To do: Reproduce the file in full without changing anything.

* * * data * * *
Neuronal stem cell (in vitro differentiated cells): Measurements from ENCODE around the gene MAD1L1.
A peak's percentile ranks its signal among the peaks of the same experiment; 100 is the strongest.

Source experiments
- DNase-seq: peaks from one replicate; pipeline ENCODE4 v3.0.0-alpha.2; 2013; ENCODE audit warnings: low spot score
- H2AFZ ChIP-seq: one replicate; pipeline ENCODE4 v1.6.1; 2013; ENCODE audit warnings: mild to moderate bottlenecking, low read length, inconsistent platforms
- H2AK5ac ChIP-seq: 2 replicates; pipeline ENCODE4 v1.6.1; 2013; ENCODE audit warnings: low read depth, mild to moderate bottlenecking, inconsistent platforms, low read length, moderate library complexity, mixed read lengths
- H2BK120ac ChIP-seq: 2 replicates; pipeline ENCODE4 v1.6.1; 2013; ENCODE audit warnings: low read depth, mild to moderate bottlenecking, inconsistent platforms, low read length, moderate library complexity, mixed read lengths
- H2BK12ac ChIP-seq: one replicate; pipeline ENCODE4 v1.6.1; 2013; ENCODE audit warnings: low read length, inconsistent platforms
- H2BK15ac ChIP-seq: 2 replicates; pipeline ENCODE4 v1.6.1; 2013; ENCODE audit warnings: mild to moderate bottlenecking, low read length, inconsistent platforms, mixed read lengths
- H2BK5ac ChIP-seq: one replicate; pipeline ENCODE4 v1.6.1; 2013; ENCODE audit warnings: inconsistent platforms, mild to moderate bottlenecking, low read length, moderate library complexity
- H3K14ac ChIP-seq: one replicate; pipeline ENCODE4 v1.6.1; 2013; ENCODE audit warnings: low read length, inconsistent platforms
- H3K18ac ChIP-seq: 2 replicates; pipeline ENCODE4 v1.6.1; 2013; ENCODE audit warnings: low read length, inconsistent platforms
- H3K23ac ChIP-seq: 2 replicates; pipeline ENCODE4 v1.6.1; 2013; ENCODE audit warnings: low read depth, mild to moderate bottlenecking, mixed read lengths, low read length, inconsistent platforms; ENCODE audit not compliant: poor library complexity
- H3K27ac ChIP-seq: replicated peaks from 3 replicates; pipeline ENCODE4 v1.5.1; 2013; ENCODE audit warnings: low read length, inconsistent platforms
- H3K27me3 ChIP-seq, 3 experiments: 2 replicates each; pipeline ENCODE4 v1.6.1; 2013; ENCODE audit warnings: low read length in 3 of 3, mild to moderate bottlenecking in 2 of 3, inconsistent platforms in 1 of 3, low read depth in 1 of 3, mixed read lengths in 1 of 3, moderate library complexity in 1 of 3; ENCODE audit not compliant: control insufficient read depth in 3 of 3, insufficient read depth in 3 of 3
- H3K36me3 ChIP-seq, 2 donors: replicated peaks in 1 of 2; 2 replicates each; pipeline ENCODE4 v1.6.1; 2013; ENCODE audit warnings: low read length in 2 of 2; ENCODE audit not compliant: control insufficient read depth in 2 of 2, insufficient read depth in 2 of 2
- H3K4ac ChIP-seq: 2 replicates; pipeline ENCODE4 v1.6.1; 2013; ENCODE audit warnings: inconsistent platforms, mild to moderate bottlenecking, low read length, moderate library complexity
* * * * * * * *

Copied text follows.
Neuronal stem cell (in vitro differentiated cells): Measurements from ENCODE around the gene MAD1L1.
A peak's percentile ranks its signal among the peaks of the same experiment; 100 is the strongest.

Source experiments
- DNase-seq: peaks from one replicate; pipeline ENCODE4 v3.0.0-alpha.2; 2013; ENCODE audit warnings: low spot score
- H2AFZ ChIP-seq: one replicate; pipeline ENCODE4 v1.6.1; 2013; ENCODE audit warnings: mild to moderate bottlenecking, low read length, inconsistent platforms
- H2AK5ac ChIP-seq: 2 replicates; pipeline ENCODE4 v1.6.1; 2013; ENCODE audit warnings: low read depth, mild to moderate bottlenecking, inconsistent platforms, low read length, moderate library complexity, mixed read lengths
- H2BK120ac ChIP-seq: 2 replicates; pipeline ENCODE4 v1.6.1; 2013; ENCODE audit warnings: low read depth, mild to moderate bottlenecking, inconsistent platforms, low read length, moderate library complexity, mixed read lengths
- H2BK12ac ChIP-seq: one replicate; pipeline ENCODE4 v1.6.1; 2013; ENCODE audit warnings: low read length, inconsistent platforms
- H2BK15ac ChIP-seq: 2 replicates; pipeline ENCODE4 v1.6.1; 2013; ENCODE audit warnings: mild to moderate bottlenecking, low read length, inconsistent platforms, mixed read lengths
- H2BK5ac ChIP-seq: one replicate; pipeline ENCODE4 v1.6.1; 2013; ENCODE audit warnings: inconsistent platforms, mild to moderate bottlenecking, low read length, moderate library complexity
- H3K14ac ChIP-seq: one replicate; pipeline ENCODE4 v1.6.1; 2013; ENCODE audit warnings: low read length, inconsistent platforms
- H3K18ac ChIP-seq: 2 replicates; pipeline ENCODE4 v1.6.1; 2013; ENCODE audit warnings: low read length, inconsistent platforms
- H3K23ac ChIP-seq: 2 replicates; pipeline ENCODE4 v1.6.1; 2013; ENCODE audit warnings: low read depth, mild to moderate bottlenecking, mixed read lengths, low read length, inconsistent platforms; ENCODE audit not compliant: poor library complexity
- H3K27ac ChIP-seq: replicated peaks from 3 replicates; pipeline ENCODE4 v1.5.1; 2013; ENCODE audit warnings: low read length, inconsistent platforms
- H3K27me3 ChIP-seq, 3 experiments: 2 replicates each; pipeline ENCODE4 v1.6.1; 2013; ENCODE audit warnings: low read length in 3 of 3, mild to moderate bottlenecking in 2 of 3, inconsistent platforms in 1 of 3, low read depth in 1 of 3, mixed read lengths in 1 of 3, moderate library complexity in 1 of 3; ENCODE audit not compliant: control insufficient read depth in 3 of 3, insufficient read depth in 3 of 3
- H3K36me3 ChIP-seq, 2 donors: replicated peaks in 1 of 2; 2 replicates each; pipeline ENCODE4 v1.6.1; 2013; ENCODE audit warnings: low read length in 2 of 2; ENCODE audit not compliant: control insufficient read depth in 2 of 2, insufficient read depth in 2 of 2
- H3K4ac ChIP-seq: 2 replicates; pipeline ENCODE4 v1.6.1; 2013; ENCODE audit warnings: inconsistent platforms, mild to moderate bottlenecking, low read length, moderate library complexity